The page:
Some years ago, while I was in Nashville, Tennessee, I attended a show at the Grand Ole Opry. I remember Little Jimmy Dickens saying, “If you see a turtle on a fence post, it had help getting up there.” I wrote it down; saved it for later reference. While the quote has its roots in politics, it is a constant reminder to me that whatever I have done or will do, there are others there to help along the way.
As a young lawyer, our law firm had a policy that a partner would accompany any new lawyer on his or her first jury trial. My partner, Phil Reeves, watched me try a case for an armored car service. Another partner was with me when I defended a trucking company in an accident case. Howard Boyd was there when I did my best to defend a garbage truck driver who ran another truck off the road. Howard was also seated beside me when I took one of my first depositions. After each of these events, my colleague patiently debriefed me on my performance, including the good, the bad, and the ugly. (Have you ever watched someone else try a case? It is not easy to stay seated and refrain from yelling out, “Objection!”)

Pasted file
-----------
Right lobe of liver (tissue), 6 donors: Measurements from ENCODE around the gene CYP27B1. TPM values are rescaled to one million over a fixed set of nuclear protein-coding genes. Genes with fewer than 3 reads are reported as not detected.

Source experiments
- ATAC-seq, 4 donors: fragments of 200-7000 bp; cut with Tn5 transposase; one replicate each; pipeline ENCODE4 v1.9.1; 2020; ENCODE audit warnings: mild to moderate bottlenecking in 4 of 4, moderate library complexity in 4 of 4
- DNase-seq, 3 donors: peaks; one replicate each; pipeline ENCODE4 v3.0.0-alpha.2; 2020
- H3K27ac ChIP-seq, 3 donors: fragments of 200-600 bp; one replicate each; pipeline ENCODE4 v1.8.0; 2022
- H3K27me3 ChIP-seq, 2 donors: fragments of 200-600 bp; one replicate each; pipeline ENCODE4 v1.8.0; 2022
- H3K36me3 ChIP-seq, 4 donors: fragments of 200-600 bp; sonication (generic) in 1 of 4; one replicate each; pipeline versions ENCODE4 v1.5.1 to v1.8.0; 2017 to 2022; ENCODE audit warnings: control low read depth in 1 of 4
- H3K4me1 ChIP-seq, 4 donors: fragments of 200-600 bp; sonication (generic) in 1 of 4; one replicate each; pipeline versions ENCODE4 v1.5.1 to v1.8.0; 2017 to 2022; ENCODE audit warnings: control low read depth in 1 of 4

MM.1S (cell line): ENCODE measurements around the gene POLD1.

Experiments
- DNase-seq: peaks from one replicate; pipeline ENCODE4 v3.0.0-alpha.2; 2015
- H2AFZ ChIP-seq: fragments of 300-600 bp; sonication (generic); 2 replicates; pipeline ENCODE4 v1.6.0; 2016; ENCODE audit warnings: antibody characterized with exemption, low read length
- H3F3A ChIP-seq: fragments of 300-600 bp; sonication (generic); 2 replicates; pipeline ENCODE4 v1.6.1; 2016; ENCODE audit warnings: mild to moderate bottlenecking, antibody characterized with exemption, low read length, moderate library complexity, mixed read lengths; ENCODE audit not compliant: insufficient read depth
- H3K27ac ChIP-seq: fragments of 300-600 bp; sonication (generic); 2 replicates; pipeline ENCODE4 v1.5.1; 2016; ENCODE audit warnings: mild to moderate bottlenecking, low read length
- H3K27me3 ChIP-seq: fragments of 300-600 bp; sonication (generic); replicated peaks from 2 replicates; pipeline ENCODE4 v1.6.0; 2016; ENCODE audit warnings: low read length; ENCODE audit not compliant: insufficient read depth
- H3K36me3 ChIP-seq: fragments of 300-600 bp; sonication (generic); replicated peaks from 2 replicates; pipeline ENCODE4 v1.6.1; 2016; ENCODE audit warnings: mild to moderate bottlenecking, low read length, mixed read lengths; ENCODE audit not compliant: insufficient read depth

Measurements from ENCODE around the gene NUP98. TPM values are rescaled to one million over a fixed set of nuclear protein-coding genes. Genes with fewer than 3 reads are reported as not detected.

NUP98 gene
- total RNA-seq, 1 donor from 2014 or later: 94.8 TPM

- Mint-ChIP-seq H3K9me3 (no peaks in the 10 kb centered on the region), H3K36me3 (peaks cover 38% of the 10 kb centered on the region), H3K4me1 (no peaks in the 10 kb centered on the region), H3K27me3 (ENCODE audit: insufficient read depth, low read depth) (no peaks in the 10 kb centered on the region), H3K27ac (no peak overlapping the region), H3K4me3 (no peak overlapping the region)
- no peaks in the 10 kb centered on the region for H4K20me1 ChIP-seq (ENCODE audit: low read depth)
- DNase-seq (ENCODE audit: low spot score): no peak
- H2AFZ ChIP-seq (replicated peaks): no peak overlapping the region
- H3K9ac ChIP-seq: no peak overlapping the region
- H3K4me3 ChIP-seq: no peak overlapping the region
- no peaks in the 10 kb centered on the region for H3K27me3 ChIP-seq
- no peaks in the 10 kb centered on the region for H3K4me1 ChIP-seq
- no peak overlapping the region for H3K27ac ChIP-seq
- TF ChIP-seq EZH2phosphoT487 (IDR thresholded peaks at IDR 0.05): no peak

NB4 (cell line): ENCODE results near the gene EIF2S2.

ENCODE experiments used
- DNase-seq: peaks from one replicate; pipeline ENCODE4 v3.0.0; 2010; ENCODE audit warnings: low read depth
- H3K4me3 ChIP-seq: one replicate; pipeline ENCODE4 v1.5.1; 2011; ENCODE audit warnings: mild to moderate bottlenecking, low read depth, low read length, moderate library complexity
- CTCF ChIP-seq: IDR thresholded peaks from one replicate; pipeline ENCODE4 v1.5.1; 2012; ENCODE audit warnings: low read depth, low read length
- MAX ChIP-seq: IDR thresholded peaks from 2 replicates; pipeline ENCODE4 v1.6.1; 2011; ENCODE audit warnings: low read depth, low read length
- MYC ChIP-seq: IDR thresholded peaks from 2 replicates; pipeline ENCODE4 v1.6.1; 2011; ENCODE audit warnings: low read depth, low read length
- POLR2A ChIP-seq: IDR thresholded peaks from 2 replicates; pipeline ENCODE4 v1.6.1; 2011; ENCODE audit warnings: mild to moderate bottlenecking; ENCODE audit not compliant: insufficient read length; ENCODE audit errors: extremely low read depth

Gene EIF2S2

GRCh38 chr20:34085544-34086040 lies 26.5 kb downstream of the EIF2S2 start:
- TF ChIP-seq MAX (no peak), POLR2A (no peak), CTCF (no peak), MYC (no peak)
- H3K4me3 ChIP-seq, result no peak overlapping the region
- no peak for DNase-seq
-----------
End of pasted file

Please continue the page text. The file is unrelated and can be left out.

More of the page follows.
Howard Boyd has also been a mentor to lawyers outside our firm. In fact, I was recently talking to another Greenville lawyer who told me how much he appreciated how helpful Howard had been to him when he was a young lawyer with little experience.
I am grateful for the support that I received as a young lawyer, even now, as an older, more experienced lawyer. It is one of the advantages of being in a law firm with a diverse group of lawyers, all with different styles and perspectives.
Who helped you along the way? Did you have a special mentor? We would all do well to remember what it was like to be a young, inexperienced lawyer. You were a turtle on a fence post, and you had help getting up there!